The Eaton Diary of London 2002
Good Friday. "He was despised and rejected"
a day of solemn remembrance of the depths of man's hatred and degradation in contrast to the immeasurable heights of God's grace and love.
The contrast was all the more real for yet another day interacting with the spectrum of human nature which abounds in this city. London so vividly displays both the negative and the positive, the bad and the good, death and life, and the never-ending struggle between them. Added to that, it was a day to experience the joy of spring and sunshine, and to walk quietly through parks and gardens where Spring is emerging from Winter, and where nature clearly shows life's resilience in stark contrast to the decay of the man-made.
On my way to a Good Friday Service at St Margaret's, next to Westminster Abbey, I was confronted again with contrasts of human nature. On the infamous Tube again, I was enjoying the quiet journey on a bank holiday journey. Everyone seems more relaxed, and often smile and chat to partners as we proceed. Quite different from the daily reluctant commuter travellers, where we are sitting and standing in stern, businesslike silence. (Apart from those solving business or personal issues on their mobiles, of course!). Well, today I enjoyed lovely, happy people around me. I especially appreciated the sweet and subtle perfume worn by someone nearby, which was a welcome contrast to the usual assault on the olfactory nerves that one receives during rush hour travel. These delights only lasted until St James Park station however, where things took a turn for the worse. I was just one stop short of my Westminster destination, and the driver was making an announcement over the PA about Westminster being closed for maintenance, so I was thinking about my options but decided to stay on the train and walk back to the Abbey from Embankment. I consequently didn't notice a woman embarking at St James Park, and sitting down opposite me. That was until a few moments later as the train started to move out of the station, when the woman suddenly made herself very noticeable. For some unknown reason, she took a strong dislike to me, and launched into a tirade of verbal abuse for the whole carriage to hear. I don't know if it was because I was wearing a tie, and everyone else in sight was in casual gear, or what, but her language and anger suggested she has a deep hatred of all British men at least. I could have interrupted her voluminous oration to put her right about both my nationality and my parentage, not the mention the other adjectives she used, but I thought it best to ignore her.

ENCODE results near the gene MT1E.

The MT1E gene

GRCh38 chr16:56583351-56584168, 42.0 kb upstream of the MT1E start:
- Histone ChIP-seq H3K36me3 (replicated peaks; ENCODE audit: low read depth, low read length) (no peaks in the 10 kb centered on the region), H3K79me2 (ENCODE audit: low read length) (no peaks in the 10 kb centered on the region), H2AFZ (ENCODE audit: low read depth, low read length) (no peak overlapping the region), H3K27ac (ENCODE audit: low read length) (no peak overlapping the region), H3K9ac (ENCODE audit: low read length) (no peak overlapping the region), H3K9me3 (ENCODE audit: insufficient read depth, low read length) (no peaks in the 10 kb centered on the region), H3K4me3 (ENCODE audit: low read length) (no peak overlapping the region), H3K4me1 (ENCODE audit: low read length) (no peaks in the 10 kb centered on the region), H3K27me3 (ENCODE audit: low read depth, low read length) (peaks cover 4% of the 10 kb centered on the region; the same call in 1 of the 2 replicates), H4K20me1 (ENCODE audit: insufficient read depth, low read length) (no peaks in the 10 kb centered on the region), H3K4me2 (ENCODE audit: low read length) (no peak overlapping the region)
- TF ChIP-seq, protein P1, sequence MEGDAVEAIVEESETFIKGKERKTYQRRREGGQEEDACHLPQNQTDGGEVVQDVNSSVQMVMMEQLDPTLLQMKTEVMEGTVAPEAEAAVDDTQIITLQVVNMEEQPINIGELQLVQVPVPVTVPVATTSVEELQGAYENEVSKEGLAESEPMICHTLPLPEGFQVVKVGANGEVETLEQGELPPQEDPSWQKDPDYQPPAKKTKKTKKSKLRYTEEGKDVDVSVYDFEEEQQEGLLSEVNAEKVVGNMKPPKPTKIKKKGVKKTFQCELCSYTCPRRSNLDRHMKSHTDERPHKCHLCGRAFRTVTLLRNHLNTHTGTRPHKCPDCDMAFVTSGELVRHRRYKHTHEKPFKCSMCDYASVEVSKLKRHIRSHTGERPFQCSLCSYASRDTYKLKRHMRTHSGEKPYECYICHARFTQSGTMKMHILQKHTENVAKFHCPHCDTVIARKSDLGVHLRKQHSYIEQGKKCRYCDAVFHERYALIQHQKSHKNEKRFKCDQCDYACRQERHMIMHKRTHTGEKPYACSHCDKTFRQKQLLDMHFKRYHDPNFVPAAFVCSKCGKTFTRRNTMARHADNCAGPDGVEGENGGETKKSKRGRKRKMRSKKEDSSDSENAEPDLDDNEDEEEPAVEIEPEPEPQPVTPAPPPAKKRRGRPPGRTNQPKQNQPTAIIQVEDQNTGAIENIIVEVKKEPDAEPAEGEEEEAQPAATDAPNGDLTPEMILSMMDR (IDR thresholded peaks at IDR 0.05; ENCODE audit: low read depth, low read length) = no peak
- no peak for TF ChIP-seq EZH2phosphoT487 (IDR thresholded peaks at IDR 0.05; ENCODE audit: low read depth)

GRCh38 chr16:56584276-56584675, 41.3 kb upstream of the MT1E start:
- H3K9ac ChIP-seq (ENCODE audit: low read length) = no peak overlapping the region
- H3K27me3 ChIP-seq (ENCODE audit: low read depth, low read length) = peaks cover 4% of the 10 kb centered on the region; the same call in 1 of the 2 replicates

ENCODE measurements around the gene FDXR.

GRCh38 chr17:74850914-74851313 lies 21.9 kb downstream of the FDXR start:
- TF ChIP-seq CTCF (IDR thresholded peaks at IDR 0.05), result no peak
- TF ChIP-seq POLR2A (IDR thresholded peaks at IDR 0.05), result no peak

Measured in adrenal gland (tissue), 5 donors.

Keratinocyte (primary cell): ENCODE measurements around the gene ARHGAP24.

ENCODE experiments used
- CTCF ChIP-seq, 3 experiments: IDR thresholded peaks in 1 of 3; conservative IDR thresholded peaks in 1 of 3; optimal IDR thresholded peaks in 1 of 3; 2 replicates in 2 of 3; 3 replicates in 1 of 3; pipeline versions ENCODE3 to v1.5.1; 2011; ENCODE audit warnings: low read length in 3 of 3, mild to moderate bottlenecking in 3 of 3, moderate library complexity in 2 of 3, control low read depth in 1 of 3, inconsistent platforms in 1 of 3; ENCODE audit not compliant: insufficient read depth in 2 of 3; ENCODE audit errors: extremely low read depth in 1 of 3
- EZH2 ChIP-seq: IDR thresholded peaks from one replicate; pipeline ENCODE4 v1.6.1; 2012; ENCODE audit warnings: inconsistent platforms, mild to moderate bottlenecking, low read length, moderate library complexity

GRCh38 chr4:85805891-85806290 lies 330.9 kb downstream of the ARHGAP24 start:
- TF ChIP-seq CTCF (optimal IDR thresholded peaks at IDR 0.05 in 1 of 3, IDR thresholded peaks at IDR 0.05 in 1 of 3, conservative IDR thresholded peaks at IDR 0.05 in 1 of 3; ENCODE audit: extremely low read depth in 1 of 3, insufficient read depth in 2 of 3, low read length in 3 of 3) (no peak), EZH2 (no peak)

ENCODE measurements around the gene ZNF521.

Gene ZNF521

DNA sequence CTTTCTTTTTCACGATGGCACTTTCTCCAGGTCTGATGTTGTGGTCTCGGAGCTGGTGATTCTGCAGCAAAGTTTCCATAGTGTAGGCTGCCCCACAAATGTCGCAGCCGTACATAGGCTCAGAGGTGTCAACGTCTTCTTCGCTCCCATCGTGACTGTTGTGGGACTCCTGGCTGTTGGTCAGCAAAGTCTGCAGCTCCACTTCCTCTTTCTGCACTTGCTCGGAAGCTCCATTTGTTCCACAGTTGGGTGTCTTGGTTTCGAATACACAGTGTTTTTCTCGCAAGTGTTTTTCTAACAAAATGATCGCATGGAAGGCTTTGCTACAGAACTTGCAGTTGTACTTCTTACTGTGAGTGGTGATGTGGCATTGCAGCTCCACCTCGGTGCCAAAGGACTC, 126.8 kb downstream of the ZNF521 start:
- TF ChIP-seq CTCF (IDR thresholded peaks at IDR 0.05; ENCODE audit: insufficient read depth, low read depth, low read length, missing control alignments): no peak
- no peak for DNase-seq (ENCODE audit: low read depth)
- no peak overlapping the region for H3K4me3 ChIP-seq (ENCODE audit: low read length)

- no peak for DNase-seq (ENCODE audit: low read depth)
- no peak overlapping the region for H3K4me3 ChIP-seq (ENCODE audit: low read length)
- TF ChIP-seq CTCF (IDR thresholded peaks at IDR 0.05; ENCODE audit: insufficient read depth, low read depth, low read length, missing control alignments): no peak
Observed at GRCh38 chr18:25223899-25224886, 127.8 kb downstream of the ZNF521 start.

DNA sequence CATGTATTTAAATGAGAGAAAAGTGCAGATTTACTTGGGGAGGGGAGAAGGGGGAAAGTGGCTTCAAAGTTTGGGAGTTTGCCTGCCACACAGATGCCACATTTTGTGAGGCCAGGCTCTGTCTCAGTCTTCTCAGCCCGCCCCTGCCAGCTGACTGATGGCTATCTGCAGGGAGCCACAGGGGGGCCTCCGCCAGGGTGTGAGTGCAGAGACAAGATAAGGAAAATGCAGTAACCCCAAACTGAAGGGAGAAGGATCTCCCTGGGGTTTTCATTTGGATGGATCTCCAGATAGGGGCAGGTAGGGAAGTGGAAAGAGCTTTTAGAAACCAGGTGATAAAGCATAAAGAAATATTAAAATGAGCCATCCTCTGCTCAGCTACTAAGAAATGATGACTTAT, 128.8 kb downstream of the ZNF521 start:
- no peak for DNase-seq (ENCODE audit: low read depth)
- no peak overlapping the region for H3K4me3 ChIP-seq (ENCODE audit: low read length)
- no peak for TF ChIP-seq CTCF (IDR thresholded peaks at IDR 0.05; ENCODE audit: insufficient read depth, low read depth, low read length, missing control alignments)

She changed seats, moving down the carriage, to reinforce her argument that she could not tolerate another moment facing the likes of me, but she continued yelling back at me about having 'seen it all before' and ' you're just like all the others', and making sure we all knew where she thought I should go. Fortunately it was only a few minutes to Embankment station, and I was able to beat a swift retreat with those around all sitting quietly with discrete but bemused smiles on their faces.
|After a brief walk back to Westminster, I was shortly sitting in a solemn Good Friday service listening to choir singing:|
"Oh my people, what have I done to you? How have I offended you? …
I bore you up with manna in the desert,
But you struck me down and scourged me…
I gave you saving water from the rock,
But you gave me gall and vinegar to drink…" (John Sanders b. 1933)
|Being called unspeakable things by some poor woman, whose outburst probably reflected her own wounds and struggles, then seemed quite trifling by comparison.|
After the service, I walked back along Whitehall to take a photo of the Horse Guard, and through to St James Park to enjoy the beautiful Spring day.
I then headed to Putney for the World Sculling challenge - a lead up race for Easter Saturday's Boat Race.
Such a beautiful spring day was far too enjoyable to waste, so I met Margie after work, and went for coffee in Green Park.
© Copyright 2002 H Grant Eaton Contact: email@example.com